Frederick County has mailed a $200,000 check to the state, but it is unclear what Maryland officials will do with it.
County leaders have said the payment, sent via certified mail earlier this week, will free them up to sell Citizens Care and Rehabilitation Center and Montevue Assisted Living without state permission.
The proposed sale had come before the Maryland Board of Public Works because the state contributed about $200,000 to build the county-owned centers. Repaying the money releases the county from the grant agreement that required local officials to seek state approval, the county asserts.
“They don’t have anything to do with the sale,” Frederick County Commissioners President Blaine Young said of state officials.
County commissioners voted on the check and accompanying correspondence Sept. 5 in a closed session. Commissioner David Gray said he opposed the grant repayment but was overruled by the other four board members.
Gray and Sonja Sperlich, a vocal opponent of the sale, think the decision should have been made in public view.
County attorney John Mathias said the commissioners did not have to vote on the check in an open meeting because it related to legal discussions with staff.
Both Gray and Sperlich also question whether the grant repayment takes the state out of the picture.
“I hope to God it doesn’t,” said Sperlich, former chairwoman of the now-disbanded board of trustees for Citizens and Montevue.
The state’s public works board — made up of the governor, comptroller and treasurer — last month postponed a decision on the facility sales until the resolution of legal challenges to the transaction.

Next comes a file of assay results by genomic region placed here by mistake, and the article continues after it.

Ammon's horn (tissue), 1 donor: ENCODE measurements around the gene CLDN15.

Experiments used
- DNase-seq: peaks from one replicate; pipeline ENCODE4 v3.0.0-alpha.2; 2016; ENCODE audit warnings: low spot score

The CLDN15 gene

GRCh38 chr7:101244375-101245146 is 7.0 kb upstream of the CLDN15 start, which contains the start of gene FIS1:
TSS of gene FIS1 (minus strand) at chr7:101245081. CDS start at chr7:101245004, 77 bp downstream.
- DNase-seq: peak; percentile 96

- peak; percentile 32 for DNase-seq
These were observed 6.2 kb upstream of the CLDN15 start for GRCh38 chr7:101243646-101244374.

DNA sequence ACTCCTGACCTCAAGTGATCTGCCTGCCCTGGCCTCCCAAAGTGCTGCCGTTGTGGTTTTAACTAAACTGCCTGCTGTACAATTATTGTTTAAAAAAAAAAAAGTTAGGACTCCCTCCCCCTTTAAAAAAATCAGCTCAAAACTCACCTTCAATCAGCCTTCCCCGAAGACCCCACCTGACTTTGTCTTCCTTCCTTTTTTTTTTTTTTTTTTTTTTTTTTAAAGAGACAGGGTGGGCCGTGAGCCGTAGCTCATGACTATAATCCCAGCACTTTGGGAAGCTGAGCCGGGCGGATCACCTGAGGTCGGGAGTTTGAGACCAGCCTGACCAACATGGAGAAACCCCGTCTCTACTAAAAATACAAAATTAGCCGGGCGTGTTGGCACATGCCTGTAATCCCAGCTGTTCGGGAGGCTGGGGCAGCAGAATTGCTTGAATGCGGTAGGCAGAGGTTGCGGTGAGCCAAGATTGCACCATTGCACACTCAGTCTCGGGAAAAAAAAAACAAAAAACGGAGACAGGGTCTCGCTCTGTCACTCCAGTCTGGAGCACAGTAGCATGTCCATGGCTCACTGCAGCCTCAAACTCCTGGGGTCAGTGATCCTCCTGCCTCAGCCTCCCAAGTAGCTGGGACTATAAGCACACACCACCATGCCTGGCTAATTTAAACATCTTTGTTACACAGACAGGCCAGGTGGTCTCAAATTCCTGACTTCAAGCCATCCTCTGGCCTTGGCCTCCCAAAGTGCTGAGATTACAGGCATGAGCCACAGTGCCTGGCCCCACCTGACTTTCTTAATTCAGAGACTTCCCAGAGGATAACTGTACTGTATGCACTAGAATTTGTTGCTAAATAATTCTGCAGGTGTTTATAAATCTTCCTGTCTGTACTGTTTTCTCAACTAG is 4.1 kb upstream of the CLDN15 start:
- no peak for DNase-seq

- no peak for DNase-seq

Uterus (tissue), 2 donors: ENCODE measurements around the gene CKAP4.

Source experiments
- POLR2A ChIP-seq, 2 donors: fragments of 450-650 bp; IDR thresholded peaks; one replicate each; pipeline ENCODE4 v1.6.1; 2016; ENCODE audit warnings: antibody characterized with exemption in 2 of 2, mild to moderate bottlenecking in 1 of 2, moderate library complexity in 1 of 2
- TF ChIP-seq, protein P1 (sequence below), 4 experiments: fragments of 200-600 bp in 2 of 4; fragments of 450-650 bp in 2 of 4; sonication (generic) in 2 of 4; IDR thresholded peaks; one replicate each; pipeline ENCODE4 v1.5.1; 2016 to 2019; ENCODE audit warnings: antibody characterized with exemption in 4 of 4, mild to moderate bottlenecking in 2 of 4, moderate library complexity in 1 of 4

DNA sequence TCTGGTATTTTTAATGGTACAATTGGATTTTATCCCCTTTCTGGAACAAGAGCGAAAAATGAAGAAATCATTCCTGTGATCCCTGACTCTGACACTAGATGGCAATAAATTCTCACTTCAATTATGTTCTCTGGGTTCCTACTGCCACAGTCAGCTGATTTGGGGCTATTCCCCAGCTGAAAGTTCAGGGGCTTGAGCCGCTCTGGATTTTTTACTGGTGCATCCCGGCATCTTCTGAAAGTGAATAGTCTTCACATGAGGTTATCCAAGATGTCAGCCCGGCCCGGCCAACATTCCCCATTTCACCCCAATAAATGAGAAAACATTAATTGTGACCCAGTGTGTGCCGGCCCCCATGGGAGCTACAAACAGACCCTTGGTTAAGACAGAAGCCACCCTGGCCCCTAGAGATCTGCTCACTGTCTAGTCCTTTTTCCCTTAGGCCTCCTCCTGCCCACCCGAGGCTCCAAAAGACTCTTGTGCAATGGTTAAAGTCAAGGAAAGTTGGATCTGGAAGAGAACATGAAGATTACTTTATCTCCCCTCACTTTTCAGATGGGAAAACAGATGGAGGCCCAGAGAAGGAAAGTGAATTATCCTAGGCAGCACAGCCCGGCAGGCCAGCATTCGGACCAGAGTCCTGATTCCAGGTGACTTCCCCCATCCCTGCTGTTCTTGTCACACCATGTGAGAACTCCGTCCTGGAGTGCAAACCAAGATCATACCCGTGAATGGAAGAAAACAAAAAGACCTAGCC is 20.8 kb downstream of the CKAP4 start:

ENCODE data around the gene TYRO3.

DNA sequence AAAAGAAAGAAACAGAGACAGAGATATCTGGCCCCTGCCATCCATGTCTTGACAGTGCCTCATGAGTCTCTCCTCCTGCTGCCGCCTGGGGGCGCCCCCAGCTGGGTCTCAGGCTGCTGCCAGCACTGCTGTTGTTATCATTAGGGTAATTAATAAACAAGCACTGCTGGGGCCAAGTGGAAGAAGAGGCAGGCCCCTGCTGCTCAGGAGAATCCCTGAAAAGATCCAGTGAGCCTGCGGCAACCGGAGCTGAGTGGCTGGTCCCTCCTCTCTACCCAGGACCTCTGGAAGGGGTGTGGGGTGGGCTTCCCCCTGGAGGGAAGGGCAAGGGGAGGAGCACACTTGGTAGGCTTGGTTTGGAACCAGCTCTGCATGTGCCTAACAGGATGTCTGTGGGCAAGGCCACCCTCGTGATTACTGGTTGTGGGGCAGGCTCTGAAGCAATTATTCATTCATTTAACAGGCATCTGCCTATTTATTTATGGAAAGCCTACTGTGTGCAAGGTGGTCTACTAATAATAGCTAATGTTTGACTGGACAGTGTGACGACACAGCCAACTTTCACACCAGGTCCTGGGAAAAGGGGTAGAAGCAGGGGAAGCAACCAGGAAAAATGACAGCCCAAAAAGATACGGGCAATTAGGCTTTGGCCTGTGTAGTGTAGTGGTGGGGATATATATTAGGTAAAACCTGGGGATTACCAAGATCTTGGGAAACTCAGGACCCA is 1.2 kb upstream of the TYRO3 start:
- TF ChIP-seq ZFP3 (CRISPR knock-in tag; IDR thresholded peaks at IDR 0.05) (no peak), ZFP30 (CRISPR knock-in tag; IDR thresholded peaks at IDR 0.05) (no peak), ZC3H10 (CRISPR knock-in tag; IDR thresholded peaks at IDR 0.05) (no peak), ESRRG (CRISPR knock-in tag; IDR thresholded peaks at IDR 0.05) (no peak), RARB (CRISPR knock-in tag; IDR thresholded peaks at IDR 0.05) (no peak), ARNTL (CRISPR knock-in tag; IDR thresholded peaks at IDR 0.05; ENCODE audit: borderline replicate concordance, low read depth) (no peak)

If the $30 million sale to Aurora Health Management proceeds without the state’s sign-off, the public works board could find that the county had breached its 2011 grant agreement. However, the only penalty for a default would be requiring the county to return the grant money, Mathias said.
By sending the check to Annapolis, the county is simply volunteering the refund in advance, he said.
Mathias said Thursday he had not yet received a response from the state.
The county’s correspondence reached the public works board Thursday, according to a staff member.
Gregory Bedward, the board’s general counsel, said the development is under review and could not comment on how the state would respond to the check.
Young noted that the Maryland Department of General Services, which issued the grant, had recommended that the public works board approve the Citizens and Montevue sale. While state officials previously mentioned that the grant funding to the county totaled only $191,000, Young said the check included an additional $9,000 to satisfy the agreement with the state.
The county’s special projects manager said the Citizens and Montevue sale should be finalized before the year’s end.
Follow Bethany Rodgers on Twitter: @BethRodgersFNP.